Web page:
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You can purchase hard copies at News from Nowhere and the Museum of Liverpool gift shop.
Please note: postage is by second class mail. Our postage envelopes are fully recycled and biodegradable, containing only vegetable dyes. The flysheet is printed on recycled paper and we have begun to use washi tape to further reduce the use of any plastics.
Historical, bold and purposeful, Liverpool Irish Famine Trail: Revive revisits the establishment of the Liverpool Irish Famine Trail; reviving sites of importance and detailing Ireland’s influence on Liverpool.
What’s it about?
In 2021 Liverpool Irish Festival began revitalising the Liverpool Irish Famine Trail, originally established in the 1990s. Documenting the start of the project, Liverpool Irish Famine Trail: Revive describes the first year of research, undertaken by a dedicated volunteer History Research Group and the wrap-around development of the project. It considers the recent chronology of the Trail and the complex history that led to its creation, based on the origin story of The Irish Famine and its effects on Liverpool and the region. Revive is a call to action to revisit heritage, increase interest and find understanding in a period of time that continues to affect people and place today. Illustrating 15 sites of historical importance, and giving voice to some of the lead activists in the Trail’s development, readers will learn about Liverpool’s unparalleled connection with Ireland.
Marking Stage One/Year One -of what is likely to be a five stage, five-year plan- Revive celebrates the work of the Liverpool Great Hunger Commemoration Committee and honours The National Lottery Heritage Fund, which funded the work. Revive explores a process of reflection, rejuvenation, remembrance and reconnection.
Liverpool Irish Famine Trail: Revive documents an ambitious adventure, commemorating the lives of almost 1.24million people and the lasting impact many of them have had on Liverpool.
The chapter list includes:
Liverpool Irish Famine Trail: Revive
Revitalising the Liverpool Irish Famine Trail
The Famine Memorial and the Trail
Coiste Chuimhneachan An Ghorta Mhóir Learpholl/ The Great Famine Commemoration Committee Liverpool
Repositioning the Trail for the 2020s
How the research took place and with whom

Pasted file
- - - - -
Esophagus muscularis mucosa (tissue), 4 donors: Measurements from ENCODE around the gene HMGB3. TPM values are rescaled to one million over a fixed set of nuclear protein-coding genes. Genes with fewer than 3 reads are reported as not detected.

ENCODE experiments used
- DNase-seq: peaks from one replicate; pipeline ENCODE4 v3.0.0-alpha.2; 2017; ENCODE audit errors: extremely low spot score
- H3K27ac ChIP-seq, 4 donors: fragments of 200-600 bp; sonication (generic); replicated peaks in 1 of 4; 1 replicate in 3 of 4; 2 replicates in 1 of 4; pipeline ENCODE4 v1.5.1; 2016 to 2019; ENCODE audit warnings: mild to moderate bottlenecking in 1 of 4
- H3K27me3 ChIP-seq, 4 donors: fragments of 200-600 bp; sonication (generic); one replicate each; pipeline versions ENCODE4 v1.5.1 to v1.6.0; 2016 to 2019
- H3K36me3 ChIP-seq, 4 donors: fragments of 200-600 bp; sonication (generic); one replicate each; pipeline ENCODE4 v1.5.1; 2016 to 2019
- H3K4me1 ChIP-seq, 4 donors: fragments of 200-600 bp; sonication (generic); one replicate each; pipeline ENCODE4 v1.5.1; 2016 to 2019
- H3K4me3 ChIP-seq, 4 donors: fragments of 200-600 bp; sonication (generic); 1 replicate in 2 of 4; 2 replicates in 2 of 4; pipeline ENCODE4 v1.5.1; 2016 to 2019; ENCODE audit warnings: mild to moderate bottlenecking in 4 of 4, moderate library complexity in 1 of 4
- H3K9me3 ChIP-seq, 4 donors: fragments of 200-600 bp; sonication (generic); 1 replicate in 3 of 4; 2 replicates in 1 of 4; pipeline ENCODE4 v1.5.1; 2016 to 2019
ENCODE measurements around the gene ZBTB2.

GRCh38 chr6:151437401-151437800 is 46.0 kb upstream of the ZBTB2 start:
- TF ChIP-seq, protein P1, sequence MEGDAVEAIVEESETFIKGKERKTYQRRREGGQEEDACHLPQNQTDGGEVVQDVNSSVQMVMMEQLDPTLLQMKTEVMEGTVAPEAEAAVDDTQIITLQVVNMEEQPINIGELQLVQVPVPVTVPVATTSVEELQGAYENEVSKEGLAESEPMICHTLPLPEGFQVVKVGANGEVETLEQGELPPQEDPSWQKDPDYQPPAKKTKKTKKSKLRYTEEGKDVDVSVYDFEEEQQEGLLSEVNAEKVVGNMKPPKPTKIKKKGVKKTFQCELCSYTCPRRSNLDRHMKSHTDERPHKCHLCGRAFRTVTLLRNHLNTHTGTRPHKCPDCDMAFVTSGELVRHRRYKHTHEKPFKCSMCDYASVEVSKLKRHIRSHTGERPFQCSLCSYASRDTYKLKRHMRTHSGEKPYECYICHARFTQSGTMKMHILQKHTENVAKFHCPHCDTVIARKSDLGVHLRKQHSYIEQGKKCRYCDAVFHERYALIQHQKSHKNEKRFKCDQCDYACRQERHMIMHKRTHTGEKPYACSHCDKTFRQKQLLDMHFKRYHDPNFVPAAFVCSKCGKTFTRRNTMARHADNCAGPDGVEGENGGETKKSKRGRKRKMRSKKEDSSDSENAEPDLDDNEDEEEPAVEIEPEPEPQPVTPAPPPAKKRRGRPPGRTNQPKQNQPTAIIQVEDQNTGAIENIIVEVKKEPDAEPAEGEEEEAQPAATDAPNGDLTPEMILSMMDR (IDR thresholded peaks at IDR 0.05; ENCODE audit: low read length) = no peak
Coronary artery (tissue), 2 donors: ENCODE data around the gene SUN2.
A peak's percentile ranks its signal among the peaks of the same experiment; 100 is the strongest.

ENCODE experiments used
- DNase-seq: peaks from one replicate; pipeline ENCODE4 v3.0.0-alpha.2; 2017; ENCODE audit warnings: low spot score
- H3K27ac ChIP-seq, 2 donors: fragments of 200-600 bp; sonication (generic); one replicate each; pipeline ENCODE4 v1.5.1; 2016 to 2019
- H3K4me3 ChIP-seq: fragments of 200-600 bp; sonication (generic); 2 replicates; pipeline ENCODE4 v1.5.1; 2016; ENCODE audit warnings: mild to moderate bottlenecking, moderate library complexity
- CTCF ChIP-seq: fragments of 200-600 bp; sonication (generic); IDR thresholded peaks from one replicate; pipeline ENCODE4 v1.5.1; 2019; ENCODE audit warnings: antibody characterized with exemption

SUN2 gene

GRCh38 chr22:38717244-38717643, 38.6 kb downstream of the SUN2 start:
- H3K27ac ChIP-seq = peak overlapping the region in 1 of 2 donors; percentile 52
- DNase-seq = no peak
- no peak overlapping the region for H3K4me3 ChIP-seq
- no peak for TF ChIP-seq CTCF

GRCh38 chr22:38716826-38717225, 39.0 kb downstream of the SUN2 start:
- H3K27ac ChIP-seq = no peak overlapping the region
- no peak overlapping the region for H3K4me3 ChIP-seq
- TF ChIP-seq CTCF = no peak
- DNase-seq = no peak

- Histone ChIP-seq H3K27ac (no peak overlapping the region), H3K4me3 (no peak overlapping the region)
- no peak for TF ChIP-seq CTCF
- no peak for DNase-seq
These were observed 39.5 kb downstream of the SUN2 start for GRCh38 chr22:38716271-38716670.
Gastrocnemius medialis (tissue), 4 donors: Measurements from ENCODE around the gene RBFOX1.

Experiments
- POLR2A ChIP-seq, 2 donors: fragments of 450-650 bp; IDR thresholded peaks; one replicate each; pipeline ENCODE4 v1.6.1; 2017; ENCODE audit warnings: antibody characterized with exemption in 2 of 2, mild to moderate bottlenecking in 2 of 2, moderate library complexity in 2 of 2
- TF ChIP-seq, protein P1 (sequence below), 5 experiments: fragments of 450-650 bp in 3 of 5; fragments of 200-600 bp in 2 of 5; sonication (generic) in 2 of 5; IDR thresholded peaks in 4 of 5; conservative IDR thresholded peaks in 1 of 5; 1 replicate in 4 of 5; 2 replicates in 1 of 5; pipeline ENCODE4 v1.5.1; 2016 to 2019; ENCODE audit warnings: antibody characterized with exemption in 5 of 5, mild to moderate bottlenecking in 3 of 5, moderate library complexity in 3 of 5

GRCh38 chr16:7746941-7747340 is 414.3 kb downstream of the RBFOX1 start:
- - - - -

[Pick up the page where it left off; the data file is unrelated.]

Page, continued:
Timeline: Liverpool 1701-1905
Timeline: Ireland 1800-1860s
Explanation of terms
Routes and site references
Liverpool Irish Famine Trail sites
1: The Liverpool Famine Memorial
2: Pleasant Street School
3: The Brownlow Hill Workhouse
4: The Paupers’ Graveyard
5: Agnes Jones House
6: Kitty Wilkinson’s grave
7: St Patrick’s Chapel
8: James Larkin’s birthplace
9: The Pilotage Building
10: The Relief Station
11: Father Nugent’s statue
12: Lace Street
13: ‘Dandy Pat’ memorial
14: Clarence Dock
15: Price Street, Birkenhead
Introduction (example of text within)
This book is a reflection on the work Liverpool Irish Festival -along with partners and friends- have done since 2019 to revitalise the Liverpool Irish Famine Trail.
It is not a complete history of An Gorta Mór (The Great Hunger), though it does track stories dating from this time, specific to sites of importance in Merseyside. It is important to make this distinction, so as not to misdirect or disappoint readers. Our intent is to mark the redevelopment of the Trail and document the progress of that work, as part of the ongoing history of The Irish Famine story, here in the North West.
In the coming chapters, we contextualise the environment preceding The Irish Famine, providing a history timeline to reflect events in Ireland and Liverpool around the time of The Great Hunger (1845-1852), and after. The timelines do not represent a full history, but a series of snapshots that link the events of The Irish Famine with their effects on Ireland and Merseyside. The primary focus is Liverpool, but we do acknowledge Wirral’s role. In later research, we will look further in to effects on the region, but -for now- we seek to take readers through the inception of the project, which reopens the original Liverpool Irish Famine Heritage Trail. In so doing, we hear from one of the Trail’s founding voices, Greg Quiery.
The Festival’s Artistic Director and CEO, Emma Smith, then describes repositioning the Trail 25-years on and why applying contemporary expectations and technological capabilities to the Trail are important. History Research Group Lead and ArtsGroupie CIC Director, John Maguire, details how the research took place and with whom.